Following on from the last blog about terminators, the Little One and I have been doing a few more games of Terminator Genisys and we are still enjoying it. I actually ended up buying two more miniature sets, the T1000 (the liquid metal one from the second movie or to be correct mimetic polyalloy) & Infiltrator as well as the Special Endoskeletons set. I have also dusted off the old movies and although the first one (here) feels a little bit dated, with regards to the CGI, it is still a damn good movie. The second movie (here) I think is brilliant and the Little One is looking forward seeing the rest.
I have realized that if I want the Little One to get into this hobby it is not by trying to force feed him with 18th century linear tactics battles where we abstract the unit with a few models representing many or elegant mechanisms with built-in firing, damage, moral etc. Instead I think I need to, as well, offer him simple skirmish type of rules where each model represents a man, or a woman or in this case a machine, in a setting that excites him and he understands (the key here is ..as well!). It is fantastic when he gets it and we have not had so much fun since we first played X-wing or Saga together.
Finnishing (and Sovietic) touches
However, science fiction aside, I did feel obliged to continue my Chain of Command Finns and Russians so I could get some games of Chain of Command under my belt – I added some snow flock to the bases and made an entrenchment with some floor insulation blue polystyrene and a plastic base from a DVD cover (Terminator 2 – who needs covers anyway!) – I think I will make more like this. I covered it with glue and added sand, painted it chocolate brown and dry brushed it white and then added some snow around it (actually a mix of snow flock, matte modge podge and a few drops of off-white paint). Here it is.
Here is the first picture in Colour (I need to add some snow to that roof, to make it look authentic).
Chevaux de Frise
I got a question through to the blog last week that I thought potentially had some general interest. The question was about how I did the Chevaux de Frise (link to Wikipedia here) shown in some of the pictures in the Polemos Great Northern War rulebook (link here). These were shots based on the armies I did for the Fraustadt 1706 battle where the whole Saxon/Russian front line was standing behind these mobile defensive structures.
Peter Berry kindly included some pictures taken by my daughter of Swedes battling Saxons and Russians in wintery conditions as well as some Polish Panzerni and Winged Hussars in a more summery setting.
This is a high level, but I hope sufficient discussion, on how I made them (but first a few notes):
They are based on 60mm by 10mm bases, these are 2mm thick (the same thickness I use for all my bases)
They are not to scale, i.e. these are in fact large compared to the models. However, in my opinion, it does work visually.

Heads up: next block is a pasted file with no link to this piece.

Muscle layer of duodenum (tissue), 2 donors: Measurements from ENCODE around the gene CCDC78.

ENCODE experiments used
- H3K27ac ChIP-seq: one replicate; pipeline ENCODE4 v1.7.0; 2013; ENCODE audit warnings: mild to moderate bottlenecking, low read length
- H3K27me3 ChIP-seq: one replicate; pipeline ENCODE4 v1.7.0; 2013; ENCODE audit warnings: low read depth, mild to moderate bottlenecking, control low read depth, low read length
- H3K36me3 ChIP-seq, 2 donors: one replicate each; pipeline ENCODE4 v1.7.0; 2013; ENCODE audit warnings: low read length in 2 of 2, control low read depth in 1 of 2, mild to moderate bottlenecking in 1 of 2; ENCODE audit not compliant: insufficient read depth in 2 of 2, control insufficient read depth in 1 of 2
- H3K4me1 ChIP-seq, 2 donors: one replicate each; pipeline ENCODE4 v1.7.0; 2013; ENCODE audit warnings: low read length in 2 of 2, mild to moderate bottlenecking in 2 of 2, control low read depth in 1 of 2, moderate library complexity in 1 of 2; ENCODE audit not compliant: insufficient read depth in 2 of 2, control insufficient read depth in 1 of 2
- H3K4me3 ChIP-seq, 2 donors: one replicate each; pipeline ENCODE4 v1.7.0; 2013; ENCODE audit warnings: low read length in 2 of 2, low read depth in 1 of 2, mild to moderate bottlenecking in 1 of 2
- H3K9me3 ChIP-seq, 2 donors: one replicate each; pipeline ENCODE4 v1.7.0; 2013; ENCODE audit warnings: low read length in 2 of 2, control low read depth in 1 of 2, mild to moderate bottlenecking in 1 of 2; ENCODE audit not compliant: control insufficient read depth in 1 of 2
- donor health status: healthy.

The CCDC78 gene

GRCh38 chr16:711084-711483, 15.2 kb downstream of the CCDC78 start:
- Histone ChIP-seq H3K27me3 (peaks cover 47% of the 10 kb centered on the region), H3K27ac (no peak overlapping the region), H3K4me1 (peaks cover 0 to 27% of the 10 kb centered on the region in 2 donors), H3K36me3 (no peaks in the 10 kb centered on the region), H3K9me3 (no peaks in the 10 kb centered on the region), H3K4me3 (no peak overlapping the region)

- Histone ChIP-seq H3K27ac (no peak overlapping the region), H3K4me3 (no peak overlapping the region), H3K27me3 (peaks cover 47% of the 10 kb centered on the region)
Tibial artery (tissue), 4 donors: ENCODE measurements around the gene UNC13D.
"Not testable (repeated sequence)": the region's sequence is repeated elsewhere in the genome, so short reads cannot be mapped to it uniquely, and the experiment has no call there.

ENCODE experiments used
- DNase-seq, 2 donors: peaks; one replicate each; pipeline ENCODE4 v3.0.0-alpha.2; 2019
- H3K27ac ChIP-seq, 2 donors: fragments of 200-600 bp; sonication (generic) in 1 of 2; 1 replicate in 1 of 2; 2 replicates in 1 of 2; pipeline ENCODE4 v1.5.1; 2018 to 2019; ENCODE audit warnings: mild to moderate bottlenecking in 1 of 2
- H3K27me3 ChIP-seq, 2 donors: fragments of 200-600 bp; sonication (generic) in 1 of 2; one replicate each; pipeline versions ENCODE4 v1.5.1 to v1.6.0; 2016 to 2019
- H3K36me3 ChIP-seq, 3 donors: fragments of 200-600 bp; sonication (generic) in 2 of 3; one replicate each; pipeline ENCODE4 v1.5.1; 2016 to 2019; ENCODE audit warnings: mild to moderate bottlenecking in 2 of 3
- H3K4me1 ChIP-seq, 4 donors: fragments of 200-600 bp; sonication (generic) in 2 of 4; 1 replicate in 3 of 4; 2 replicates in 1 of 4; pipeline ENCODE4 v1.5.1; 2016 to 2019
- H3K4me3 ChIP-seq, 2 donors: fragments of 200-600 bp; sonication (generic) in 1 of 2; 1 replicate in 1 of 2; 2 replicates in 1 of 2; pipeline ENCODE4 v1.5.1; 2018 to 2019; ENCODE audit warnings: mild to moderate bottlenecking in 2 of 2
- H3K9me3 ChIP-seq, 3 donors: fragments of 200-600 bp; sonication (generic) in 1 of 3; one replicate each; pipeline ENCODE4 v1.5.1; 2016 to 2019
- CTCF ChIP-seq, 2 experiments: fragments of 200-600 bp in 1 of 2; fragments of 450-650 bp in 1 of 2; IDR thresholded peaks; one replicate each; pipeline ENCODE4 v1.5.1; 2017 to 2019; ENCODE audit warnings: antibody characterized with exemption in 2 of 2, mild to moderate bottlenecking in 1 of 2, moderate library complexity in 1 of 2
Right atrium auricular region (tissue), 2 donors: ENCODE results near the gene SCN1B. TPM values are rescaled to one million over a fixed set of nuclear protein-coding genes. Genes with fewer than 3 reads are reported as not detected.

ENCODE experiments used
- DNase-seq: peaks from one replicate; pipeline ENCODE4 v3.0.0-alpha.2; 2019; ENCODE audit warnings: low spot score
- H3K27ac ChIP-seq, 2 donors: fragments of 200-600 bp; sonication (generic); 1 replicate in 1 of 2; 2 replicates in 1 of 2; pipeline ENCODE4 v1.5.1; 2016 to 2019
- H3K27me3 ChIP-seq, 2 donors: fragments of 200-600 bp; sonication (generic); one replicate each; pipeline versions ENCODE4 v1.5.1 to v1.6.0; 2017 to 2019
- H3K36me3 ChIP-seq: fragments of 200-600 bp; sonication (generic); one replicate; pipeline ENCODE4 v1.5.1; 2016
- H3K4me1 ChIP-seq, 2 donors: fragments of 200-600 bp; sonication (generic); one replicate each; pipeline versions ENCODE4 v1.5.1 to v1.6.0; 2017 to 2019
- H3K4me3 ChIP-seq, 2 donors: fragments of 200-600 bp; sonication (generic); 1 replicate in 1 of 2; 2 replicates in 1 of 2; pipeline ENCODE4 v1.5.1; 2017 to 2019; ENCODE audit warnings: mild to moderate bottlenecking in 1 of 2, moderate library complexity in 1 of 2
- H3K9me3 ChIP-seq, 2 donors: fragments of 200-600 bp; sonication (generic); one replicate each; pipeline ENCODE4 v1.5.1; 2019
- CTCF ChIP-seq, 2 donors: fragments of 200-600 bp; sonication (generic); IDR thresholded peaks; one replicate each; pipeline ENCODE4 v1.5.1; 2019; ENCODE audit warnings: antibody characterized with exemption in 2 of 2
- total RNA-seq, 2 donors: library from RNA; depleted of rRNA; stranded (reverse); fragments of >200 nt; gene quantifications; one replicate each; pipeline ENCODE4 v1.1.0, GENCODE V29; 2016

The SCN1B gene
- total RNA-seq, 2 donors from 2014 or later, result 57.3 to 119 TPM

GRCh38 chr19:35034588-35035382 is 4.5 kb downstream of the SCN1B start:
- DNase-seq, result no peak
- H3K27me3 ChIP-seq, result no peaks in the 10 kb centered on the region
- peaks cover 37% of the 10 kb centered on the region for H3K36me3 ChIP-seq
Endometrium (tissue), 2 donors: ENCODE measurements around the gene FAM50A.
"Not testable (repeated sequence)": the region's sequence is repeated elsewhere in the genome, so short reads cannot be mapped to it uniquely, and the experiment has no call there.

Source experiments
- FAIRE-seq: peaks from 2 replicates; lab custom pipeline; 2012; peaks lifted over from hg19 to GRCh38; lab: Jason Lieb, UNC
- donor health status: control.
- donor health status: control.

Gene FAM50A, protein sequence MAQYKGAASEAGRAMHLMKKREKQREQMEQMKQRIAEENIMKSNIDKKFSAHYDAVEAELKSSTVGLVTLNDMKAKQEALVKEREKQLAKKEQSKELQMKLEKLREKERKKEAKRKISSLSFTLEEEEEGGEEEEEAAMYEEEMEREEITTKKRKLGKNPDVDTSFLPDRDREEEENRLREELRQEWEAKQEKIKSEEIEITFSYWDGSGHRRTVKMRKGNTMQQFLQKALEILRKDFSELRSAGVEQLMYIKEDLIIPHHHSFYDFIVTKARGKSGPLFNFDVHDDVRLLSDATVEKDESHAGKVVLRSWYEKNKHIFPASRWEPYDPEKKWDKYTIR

Be careful when if you embark on trying to make these. Plan your work to avoid drilling or cutting your fingers. Also when you cut brass rod pieces make sure you are careful as small pieces may fly all over the place and cause direct damage whilst in flight or indirectly when they plant themselves into your foot at a later date. I speak from hard earned experience on (all!) these matters.
They are basically done by using model making matchsticks (That are about 5cm x 2mm x 2mm) – you can buy about 1000 of them at ebay for about £4. You need one matchstick for each base. You also need round brass rod (0.5mm) or equivalent. You will need a more than you think – normally they are sold in lengths of about 30cm and each will give you 25 pikes/spears at 12mm. Each chevaux de Frise base will need 28 pikes. 10 No. 30cm rods will give you enough to do 8 to 9 bases.
Mark up the matchstick in the middle and make seven lines with the same distance from each other and make a mark on the line in the middle.
Flip the matchstick 90 degrees and extend the original lines and make a mark in the middle between the original lines (I used a red pen to do this).
Cut it in half (do the same mark-up for the other side, or do both at the same time) – use a razor saw and cut it gently to avoid damage – do not use clippers.
Drill the holes using a 0.6mm drill bit with a model drill. It is tempting to use a sharp object and pierce through a hole but it more than often damages the matchstick, so go for the drill approach.
Cut small pieces from the brass rod. I made mine about 12mm long and stick them in your holes.
Then do the rest and slab on some PVA/White glue to make it sturdy and avoid the rod pieces to slide off, then paint it and base it up and you are done.
This is a continuation from the last post.. but first some reflections – it is that kind of time of the year after all…
I started this blog to help to promote the Saga game I ran with the help of Neil Shuck et al at the Joy of Six 2016 show about 35 weeks ago (as this is the 35th blog update and I think we have done one per week!). I continued running the blog for three reasons – (i) I actually enjoy doing the blog posting and it does not take very long to do, (ii) it helps me being more productive, and finally (iii) it seems that people do end up on this blog and the average visit ends up in more than one entry being viewed.
The blog has been running for about 8 months and I have mainly covered 6mm projects and it is likely that it will be like that moving forward. I think the scale is very rewarding when you have limited time to work on each project and want to create a visually stunning representation of a big battle. I have also tried to show this year that you can take 6mm to ‘another level’ in my Saga and Sharp Practice examples. I will be doing some more 15mm WW2 era stuff and I may even do some Halo Stuff that I have been eluding to for the last few months – but it depends on how hard pressure the little One will apply.